Over the next few blog posts, I want to offer some insights into unethical behaviors that all local government appointed and elected officials and employees should avoid. The behaviors are subject to context and the list is by no means exhaustive. This collection of posts is also not intended as a rulebook.
The avoidable behaviors described below are listed to increase awareness of the importance of an unwavering commitment to public sector ethical integrity. It is your responsibility to be familiar with your organization’s Code(s) of Ethics. If you lack clarity on a particular course of action, please contact your direct supervisor or Human Resources department.
- Absenteeism – All employees will invariably miss work for legitimate reasons: illness, death the family, vacation time, etc. Abusing your employer’s absentee policy, however, is in essence stealing time from your employer while simultaneously placing an unfair workload on fellow team members.
- Abuse – Verbal, sexual, physical, mental, emotional, and substance, or any other form of abuse in the workplace is unethical.
- Accepting a Bribe – It is unethical to accept payment in any form from any individual or organization attempting to persuade or induce favorable outcome.
- Appearance of Impropriety – Public sector employees should avoid behaviors that appear inappropriate. Embrace the following general rule of thumb: If making a decision looks or feels wrong then choose another decision; one that both looks and feels right.
- The Blame Game – It is unethical to shift blame to another co-worker, team, department, citizen, etc., when you are to blame. Another common term for this is “scapegoating”.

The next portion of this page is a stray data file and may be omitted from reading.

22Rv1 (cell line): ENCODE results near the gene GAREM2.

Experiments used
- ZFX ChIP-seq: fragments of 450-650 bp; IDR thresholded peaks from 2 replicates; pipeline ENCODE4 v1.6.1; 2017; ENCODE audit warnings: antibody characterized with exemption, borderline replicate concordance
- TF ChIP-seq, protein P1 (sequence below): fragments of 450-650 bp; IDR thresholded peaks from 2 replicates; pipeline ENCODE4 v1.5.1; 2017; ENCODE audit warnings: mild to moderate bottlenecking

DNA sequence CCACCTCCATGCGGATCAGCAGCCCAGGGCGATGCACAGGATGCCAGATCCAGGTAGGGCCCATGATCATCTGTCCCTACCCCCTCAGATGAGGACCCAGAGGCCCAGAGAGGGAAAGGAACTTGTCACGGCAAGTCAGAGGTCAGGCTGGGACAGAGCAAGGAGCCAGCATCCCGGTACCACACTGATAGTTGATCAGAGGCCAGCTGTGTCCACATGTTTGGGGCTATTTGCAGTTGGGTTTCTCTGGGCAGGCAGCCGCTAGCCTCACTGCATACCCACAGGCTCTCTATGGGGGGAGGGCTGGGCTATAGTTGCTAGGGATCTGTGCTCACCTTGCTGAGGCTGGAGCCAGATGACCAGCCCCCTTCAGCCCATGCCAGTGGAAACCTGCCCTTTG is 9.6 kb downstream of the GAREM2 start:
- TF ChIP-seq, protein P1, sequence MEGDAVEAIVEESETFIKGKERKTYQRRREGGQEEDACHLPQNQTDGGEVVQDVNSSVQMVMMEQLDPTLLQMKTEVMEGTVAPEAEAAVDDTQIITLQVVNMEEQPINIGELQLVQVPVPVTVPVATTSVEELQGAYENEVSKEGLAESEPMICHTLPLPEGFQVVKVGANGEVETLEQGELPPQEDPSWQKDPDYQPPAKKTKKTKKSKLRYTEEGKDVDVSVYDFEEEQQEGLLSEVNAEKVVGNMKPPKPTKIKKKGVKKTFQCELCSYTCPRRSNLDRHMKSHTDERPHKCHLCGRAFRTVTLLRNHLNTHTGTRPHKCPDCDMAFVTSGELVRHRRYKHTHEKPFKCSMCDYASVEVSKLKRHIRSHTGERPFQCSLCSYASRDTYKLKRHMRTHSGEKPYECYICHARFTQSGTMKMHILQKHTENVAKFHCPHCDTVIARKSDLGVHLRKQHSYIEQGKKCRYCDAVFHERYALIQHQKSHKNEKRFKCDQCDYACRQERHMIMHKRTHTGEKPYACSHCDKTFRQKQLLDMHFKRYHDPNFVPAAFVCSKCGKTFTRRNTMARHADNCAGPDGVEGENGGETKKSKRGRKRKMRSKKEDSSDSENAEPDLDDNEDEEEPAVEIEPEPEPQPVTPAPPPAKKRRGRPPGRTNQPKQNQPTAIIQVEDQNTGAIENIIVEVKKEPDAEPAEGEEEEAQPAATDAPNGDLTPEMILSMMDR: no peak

- The Budget Game – It is unethical to misrepresent budget numbers or purposely hide intent for budget dollars.
- Charitable Contributions – It is not unethical to solicit charitable contributions; for example: public safety personnel may solicit, “Toys for Tots” during the holiday season. Obviously, it is unethical to use any charitable contribution for personal reasons/benefit. There are gray areas that must be contextually defined. Your organization should implement standards related to charitable contributions from vendors, contractors, service providers, and businesses your organization regulates and/or does business with. Many local governments depend on the generosity of local businesses, faith communities, etc., for holiday gift drives, back-to-school supply drives, etc. Clarification of expectations is important in such relationships in order to avoid any quid pro quo expectations. For example: a faith community engages in a police-sponsored holiday gift drive, and a later signage code violation is ignored.
We will share more unethical behaviors to avoid in our next post.
Chief Learning Officer, Strategic Government Resources
I’m really glad to see absenteeism listed with these other examples. I believe that some have fallen into the trap of “I earned that time” mentality. When in reality the employer has gifted that time for specific reasons. Listed with the other examples I can see that this too is an ethics violation – or it should be.
You’re exactly right, Mark. Absenteeism is often time overlooked, but it can be dishonest and unfair to coworkers. Thanks for your comment!
You hit some really big ones! As a public servant for almost 20 years I have always found that the “appearance” of impropriety sinks ships the fastest. Being above reproach literally and figuratively is very important. Once trust is lost it is never fully regained and the public is not so forgiving…Public servants have a great responsibility. The unethical behaviors listed above really do sabotage the organization and prevent it from being effective and efficient. A great read as always.
You’ve got it! If you have to think twice about it, chances are you shouldn’t be doing it. Thank you for your input (as always) and for your years of public service!
Reblogged this on Movers, Shakers, Leadership Makers and commented:
Leaders take note that we set the tone for modeling ethical behavior.
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